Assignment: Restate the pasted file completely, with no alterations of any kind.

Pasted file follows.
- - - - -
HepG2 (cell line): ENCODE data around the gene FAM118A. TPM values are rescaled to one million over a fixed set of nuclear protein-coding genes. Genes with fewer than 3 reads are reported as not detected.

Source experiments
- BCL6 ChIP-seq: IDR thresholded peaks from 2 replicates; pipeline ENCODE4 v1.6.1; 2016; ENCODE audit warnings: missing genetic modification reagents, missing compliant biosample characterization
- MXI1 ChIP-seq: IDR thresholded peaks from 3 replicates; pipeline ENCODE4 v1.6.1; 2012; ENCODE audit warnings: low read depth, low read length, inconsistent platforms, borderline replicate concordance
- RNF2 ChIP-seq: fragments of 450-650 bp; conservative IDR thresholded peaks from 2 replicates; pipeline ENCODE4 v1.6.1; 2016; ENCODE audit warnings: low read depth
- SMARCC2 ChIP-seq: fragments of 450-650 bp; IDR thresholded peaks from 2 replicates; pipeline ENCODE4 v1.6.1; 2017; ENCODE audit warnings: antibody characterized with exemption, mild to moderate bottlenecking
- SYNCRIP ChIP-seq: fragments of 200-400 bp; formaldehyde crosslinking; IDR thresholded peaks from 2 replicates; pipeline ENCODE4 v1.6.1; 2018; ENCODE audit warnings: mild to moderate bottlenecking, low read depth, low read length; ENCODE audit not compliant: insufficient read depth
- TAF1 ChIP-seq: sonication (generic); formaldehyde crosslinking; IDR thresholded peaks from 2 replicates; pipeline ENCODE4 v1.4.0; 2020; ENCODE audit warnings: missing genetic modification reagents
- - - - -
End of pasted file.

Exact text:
HepG2 (cell line): ENCODE data around the gene FAM118A. TPM values are rescaled to one million over a fixed set of nuclear protein-coding genes. Genes with fewer than 3 reads are reported as not detected.

Source experiments
- BCL6 ChIP-seq: IDR thresholded peaks from 2 replicates; pipeline ENCODE4 v1.6.1; 2016; ENCODE audit warnings: missing genetic modification reagents, missing compliant biosample characterization
- MXI1 ChIP-seq: IDR thresholded peaks from 3 replicates; pipeline ENCODE4 v1.6.1; 2012; ENCODE audit warnings: low read depth, low read length, inconsistent platforms, borderline replicate concordance
- RNF2 ChIP-seq: fragments of 450-650 bp; conservative IDR thresholded peaks from 2 replicates; pipeline ENCODE4 v1.6.1; 2016; ENCODE audit warnings: low read depth
- SMARCC2 ChIP-seq: fragments of 450-650 bp; IDR thresholded peaks from 2 replicates; pipeline ENCODE4 v1.6.1; 2017; ENCODE audit warnings: antibody characterized with exemption, mild to moderate bottlenecking
- SYNCRIP ChIP-seq: fragments of 200-400 bp; formaldehyde crosslinking; IDR thresholded peaks from 2 replicates; pipeline ENCODE4 v1.6.1; 2018; ENCODE audit warnings: mild to moderate bottlenecking, low read depth, low read length; ENCODE audit not compliant: insufficient read depth
- TAF1 ChIP-seq: sonication (generic); formaldehyde crosslinking; IDR thresholded peaks from 2 replicates; pipeline ENCODE4 v1.4.0; 2020; ENCODE audit warnings: missing genetic modification reagents